Freedom Flames, I hope you all read and enjoyed my articles regarding American foreign policy over the last 100 years with one more article to go in the series before I branch off to other influences behind Lord of Columbia. However, since it is early July, we in the states are celebrating the courage of 13 American Colonies and their allies for breaking away from the world’s most dangerous empire of the age, the former British Empire.
Ain’t that ironic?
To be honest, I feel America’s Founders would be flipping in their graves if they saw that the country they founded has been on a psychopathic quest to do to the world exactly what the British did to them. However, myself and many other like-minded people including those at the Ron Paul Liberty Report, the Mises Institute, Blackstone Intelligence, the Corbett Report, the Anti-Media, Reason, the Libertarian Party and other hot spots both on and offline are looking to do our part to spread a message the Sons of Liberty successfully spread and implemented back in the 18th century.
To end this needless quest for empire that has killed millions, displaced millions more, and has driven up the national debt to the point to where nations worldwide are looking to trade the US Dollar in for gold and rightfully so, which is all leading up to the next financial crisis said to make the 2008-2009 stock market crash look tame.
Okay, so enough negativity.
The Birth of Civil Liberties
Before America’s foreign policy became so out of hand due to several factors which I’ll explain in other articles, it was that area of land occupied by opposing forces.
And we didn’t like it or else war wouldn’t have been fought, said by Libertarian economist Murray Rothbard to have been the only American war that helped, and didn’t usurp, civil liberties at home.
This can be summed up from a quote in the Declaration of Independence:
Prudence indeed will dictate that governments long established should not be changed for light and transient causes; and accordingly all experience hath shown, that mankind are more disposed to suffer, while evils are sufferable, than to right themselves by abolishing the forms to which they are accustomed. But when a long train of abuses and usurpations … evinces a design to reduce them under absolute despotism, it is their right, it is their duty, to throw off such government. …
And of course, the birth of civil liberties would come with the Declaration of Independence, something I wish politicians on both ends of the spectrum in America would take a hard, long look at.
The American Revolution and Lord of Columbia, Trilogy I
As those of you following have been told time and again, Trilogy II deals with an allegory of American foreign policy, especially in modern times, however, Trilogy I is its own separate entity, dealing with a modernized urban fantasy tale of the American Revolution.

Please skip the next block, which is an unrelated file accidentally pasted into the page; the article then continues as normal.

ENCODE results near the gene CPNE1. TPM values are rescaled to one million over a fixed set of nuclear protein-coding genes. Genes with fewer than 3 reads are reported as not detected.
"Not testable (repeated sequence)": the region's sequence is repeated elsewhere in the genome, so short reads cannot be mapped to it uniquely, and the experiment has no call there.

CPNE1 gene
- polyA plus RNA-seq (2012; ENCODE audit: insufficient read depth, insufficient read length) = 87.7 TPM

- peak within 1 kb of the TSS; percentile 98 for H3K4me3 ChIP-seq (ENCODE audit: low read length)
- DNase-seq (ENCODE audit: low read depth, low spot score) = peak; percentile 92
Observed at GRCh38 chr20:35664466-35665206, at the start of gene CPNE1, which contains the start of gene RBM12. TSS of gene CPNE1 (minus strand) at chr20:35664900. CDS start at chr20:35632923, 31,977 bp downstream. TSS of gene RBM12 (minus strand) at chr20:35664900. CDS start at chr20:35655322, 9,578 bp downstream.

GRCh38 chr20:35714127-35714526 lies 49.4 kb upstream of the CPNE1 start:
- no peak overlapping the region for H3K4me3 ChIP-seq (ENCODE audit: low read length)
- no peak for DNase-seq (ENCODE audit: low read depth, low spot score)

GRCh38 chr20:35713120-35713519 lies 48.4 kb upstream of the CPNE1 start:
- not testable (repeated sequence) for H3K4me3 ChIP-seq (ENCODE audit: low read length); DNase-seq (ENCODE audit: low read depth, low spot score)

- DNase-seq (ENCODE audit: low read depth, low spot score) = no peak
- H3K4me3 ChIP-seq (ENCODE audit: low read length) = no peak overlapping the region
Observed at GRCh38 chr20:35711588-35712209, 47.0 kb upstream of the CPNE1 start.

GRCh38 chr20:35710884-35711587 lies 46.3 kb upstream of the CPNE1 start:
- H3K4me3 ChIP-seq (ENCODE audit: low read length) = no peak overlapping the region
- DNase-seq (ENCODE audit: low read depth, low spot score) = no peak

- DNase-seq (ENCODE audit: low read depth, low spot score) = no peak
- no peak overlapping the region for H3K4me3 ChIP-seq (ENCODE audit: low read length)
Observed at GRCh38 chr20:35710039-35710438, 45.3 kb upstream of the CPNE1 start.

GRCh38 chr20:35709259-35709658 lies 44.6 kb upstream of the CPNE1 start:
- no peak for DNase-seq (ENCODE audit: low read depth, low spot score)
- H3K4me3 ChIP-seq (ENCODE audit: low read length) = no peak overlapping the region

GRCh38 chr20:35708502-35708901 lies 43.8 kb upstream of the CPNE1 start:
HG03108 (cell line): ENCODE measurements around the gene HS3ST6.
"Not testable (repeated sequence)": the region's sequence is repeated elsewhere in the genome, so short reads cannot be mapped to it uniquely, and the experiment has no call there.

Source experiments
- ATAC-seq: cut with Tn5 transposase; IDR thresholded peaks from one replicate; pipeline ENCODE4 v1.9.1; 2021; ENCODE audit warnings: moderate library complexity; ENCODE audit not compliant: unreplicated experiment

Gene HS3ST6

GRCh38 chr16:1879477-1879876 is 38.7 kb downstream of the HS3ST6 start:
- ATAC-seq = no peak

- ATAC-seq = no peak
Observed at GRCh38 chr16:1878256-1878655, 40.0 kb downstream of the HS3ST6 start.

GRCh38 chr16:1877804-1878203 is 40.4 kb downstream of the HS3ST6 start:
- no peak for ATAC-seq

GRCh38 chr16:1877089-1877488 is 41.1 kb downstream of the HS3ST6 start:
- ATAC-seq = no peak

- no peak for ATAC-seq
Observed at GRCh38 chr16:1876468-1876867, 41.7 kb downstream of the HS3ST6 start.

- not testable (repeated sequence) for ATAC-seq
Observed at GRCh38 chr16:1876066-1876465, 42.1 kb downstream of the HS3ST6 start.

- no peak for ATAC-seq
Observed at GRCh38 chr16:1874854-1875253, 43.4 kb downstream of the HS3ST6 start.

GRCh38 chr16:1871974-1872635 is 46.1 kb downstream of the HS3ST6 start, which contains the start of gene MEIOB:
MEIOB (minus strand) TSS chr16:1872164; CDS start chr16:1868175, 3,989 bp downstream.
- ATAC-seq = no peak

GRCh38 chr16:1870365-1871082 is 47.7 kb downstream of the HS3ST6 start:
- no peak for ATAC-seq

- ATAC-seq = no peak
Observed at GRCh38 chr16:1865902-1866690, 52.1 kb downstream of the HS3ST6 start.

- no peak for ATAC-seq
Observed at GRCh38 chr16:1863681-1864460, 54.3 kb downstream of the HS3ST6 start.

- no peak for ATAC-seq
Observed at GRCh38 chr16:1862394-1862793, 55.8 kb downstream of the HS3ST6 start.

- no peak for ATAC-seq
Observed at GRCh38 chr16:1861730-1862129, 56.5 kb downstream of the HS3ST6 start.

While you won’t find muskets in the work, you’ll find a modern-day society, much like the one we’re living in today, fighting an oppressive regime from outside their land’s borders, and conducting a revolution, in the same manner, America’s real-life counterparts did two and a half centuries ago.
This is especially true in Book I, Northern Knights, where the reader will find allegories of the following, with the fictional counterparts in parentheses:
1. Violent protest and clashes with the Southpoint military (Ironton)
2. Boston Tea Party (Atlantis Shores Incident)
3. First and Second Continental Congress (Forest City, North Columbia)
4. Battles of Lexington and Concord (Hallsburg and Richfield)
5. Siege of Boston (Nightford)
A few deleted scenes that didn’t make the final cut into the text included an allegory of Paul Revere’s Midnight Ride, the Boston Massacre (this one was a hard cut), and scenes that left the point of view of Cain Riscattare which cut over to Southpoint Parliament’s passing of the Intolerable Acts.
Throughout Trilogy I, the reader will also see continued references to the American Revolutionary War, including a few references to The Patriot (2000 film), and the History Channel’s Miniseries, Sons of Liberty.
So, I’m looking to continue my real-life influences behind Lord of Columbia by first talking about Syria before heading onto exposing a few CIA projects like MKUltra and Operation Northwoods, among others. Later, it’ll be more American and world history topics that influenced the series and why they did so. Finally, I also want to provide some reviews and links to other works, such as The Patriot in terms of movies and Revolution: A Manifesto by Ron Paul, and other awesome Libertarian works that display prevalence in Lord of Columbia. Things at the blog here are just now heating up!